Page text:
Planting the flag: How athletic director Ryan Bamford plans to build the UMass brand

By Anthony Chiusano

Robert Rigo/Daily Collegian
(Robert Rigo/Daily Collegian)

Since Ryan Bamford officially started his tenure as the University of Massachusetts’ new athletic director April 27, his travel schedule hasn’t allowed him to stay put in his spacious Mullins Center office for long.

This constant movement is not uncommon among new athletic directors looking to familiarize themselves with their respective campuses and interact with the local communities. But Bamford, who became the seventh permanent athletic director in UMass history, has taken this outreach to a wider level.

Over his first four months on the job, Bamford estimates he’s put more than 6,500 miles on his car traveling back-and-forth across Massachusetts and the New England region to “plant UMass’ flag” around the Commonwealth.

“I’ve just put my head down and tried to focus on getting to know people, understanding our culture internally and just immersing myself in all UMass has to offer,” Bamford said.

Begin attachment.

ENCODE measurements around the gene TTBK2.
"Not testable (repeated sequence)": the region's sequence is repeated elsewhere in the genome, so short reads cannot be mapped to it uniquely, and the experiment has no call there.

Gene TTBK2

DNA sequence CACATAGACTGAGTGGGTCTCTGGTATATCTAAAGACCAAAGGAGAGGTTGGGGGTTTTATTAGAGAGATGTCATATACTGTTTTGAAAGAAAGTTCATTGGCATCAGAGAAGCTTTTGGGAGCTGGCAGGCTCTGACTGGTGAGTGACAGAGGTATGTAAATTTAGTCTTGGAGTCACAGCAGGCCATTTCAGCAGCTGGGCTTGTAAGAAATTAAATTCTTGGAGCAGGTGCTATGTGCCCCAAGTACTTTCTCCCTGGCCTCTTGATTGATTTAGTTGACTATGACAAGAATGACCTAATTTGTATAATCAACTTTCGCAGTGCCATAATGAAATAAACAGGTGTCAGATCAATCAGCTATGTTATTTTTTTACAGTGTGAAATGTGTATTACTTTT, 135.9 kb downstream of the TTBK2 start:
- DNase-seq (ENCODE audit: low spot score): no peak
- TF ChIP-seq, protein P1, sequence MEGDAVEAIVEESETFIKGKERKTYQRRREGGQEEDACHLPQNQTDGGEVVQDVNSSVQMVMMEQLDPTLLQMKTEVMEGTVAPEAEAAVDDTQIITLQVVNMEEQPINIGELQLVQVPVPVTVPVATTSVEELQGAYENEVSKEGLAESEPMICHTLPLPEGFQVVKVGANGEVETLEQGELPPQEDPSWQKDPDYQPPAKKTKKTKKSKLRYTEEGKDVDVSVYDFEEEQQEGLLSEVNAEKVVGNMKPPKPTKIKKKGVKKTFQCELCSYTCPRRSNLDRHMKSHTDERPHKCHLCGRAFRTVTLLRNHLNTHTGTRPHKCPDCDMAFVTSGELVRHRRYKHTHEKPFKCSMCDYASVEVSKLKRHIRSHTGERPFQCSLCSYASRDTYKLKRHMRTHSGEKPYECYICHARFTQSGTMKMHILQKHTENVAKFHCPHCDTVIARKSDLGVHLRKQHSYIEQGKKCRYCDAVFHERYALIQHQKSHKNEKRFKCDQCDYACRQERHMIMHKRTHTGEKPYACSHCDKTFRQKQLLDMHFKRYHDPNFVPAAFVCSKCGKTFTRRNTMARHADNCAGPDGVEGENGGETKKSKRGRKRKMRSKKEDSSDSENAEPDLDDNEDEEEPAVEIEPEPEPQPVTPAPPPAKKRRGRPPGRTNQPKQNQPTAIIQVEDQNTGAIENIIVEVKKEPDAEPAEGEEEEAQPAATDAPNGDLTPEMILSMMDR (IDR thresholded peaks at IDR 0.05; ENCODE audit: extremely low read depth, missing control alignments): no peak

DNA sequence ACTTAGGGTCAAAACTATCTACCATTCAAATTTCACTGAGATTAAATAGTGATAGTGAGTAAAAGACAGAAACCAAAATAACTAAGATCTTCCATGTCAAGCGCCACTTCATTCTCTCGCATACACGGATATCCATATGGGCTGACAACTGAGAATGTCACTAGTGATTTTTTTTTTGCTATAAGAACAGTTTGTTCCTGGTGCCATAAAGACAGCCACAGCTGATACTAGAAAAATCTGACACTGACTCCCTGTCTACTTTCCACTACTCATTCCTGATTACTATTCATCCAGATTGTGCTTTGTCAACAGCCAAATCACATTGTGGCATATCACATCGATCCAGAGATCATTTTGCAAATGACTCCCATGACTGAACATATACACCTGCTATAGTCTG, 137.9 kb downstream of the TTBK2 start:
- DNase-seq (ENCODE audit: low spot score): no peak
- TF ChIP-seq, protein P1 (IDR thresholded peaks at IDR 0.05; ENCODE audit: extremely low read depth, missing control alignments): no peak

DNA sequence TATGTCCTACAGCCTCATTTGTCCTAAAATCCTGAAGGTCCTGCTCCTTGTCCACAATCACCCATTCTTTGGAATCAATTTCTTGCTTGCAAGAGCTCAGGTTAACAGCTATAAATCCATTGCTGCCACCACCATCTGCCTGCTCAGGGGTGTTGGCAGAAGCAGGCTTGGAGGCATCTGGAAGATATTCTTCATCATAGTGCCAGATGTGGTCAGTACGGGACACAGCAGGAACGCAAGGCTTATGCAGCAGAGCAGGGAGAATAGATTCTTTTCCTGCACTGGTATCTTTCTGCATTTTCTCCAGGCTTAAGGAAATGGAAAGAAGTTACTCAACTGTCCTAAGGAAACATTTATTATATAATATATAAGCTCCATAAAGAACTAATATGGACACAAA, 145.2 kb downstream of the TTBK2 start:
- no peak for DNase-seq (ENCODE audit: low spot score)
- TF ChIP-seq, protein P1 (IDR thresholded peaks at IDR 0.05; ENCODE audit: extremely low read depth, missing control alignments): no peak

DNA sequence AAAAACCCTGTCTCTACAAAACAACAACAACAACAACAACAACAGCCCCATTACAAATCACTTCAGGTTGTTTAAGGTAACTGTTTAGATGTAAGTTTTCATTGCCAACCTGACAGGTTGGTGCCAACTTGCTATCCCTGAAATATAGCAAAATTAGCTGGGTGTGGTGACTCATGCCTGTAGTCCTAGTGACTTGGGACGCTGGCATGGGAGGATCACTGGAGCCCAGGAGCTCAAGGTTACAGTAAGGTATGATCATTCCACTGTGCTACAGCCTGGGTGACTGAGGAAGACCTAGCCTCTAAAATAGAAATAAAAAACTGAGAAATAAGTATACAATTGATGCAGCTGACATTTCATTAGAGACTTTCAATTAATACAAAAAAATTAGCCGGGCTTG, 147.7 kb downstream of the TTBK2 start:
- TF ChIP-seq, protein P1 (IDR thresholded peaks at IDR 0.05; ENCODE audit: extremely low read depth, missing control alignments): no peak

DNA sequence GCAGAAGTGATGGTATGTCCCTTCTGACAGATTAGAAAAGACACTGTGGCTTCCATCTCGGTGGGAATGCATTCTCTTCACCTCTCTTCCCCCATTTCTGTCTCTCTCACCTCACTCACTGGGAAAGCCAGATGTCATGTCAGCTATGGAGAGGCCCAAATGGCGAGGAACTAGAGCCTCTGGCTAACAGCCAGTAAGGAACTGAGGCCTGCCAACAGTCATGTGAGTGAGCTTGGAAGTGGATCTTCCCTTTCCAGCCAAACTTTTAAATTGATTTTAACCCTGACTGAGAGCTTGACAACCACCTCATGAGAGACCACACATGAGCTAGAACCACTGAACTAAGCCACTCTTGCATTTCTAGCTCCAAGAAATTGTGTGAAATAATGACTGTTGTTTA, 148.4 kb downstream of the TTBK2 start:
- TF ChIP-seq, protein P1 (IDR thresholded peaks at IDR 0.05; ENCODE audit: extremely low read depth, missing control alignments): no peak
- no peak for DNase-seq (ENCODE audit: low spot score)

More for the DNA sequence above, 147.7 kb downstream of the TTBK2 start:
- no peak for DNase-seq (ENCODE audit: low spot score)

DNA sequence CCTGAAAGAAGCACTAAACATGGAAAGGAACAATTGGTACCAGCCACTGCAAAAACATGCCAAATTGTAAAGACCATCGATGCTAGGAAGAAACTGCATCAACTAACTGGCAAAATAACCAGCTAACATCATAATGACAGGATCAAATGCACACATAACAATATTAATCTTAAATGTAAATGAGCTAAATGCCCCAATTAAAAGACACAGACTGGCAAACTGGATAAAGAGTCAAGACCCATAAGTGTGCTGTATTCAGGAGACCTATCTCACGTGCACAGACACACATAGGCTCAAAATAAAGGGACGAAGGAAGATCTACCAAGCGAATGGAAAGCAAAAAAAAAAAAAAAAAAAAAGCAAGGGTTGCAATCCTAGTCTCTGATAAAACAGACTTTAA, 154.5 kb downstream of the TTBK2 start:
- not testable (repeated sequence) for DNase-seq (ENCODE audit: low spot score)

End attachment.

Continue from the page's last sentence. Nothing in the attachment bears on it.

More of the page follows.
Whether it’s been attending donor meetings, alumni functions or participating in charity golf tournaments around Massachusetts, Bamford said his trips’ purpose revolves around the same central idea: visibility.

“Planting the flag” has become a common moniker around the department according to Bamford, and is something that represents his initiative to connect with as many students, fans, alumni and other constituencies around the region.

“I’m a big believer in being as transparent as we can be in what we do and our approach,” Bamford said. “I feel like people will invest in your program if they know that you’re transparent and that you’re trying to do better.”

Increasing exposure

Bamford acknowledged that as students flood back onto campus and the fall sports season enters full swing, the frequency of his trips will inevitably slow down from its current weekly basis. However, he said making an effort to maintain an active traveling schedule is imperative.

“In the interview process, I told the committee that if I’m not putting 20,000 miles on my car in year one then I’m not doing my job of getting out and planting our flag,” Bamford said. “I believe strongly in that.”

Before arriving at UMass, Bamford spent the previous four years at Georgia Tech, including the last two as senior associate athletic director.

He explained how his time at the Atlantic Coast Conference school provided him with invaluable experiences in marketing “a true (Football Bowl Subdivision) program.” However, he noted that the difference in location calls for a slightly modified strategy.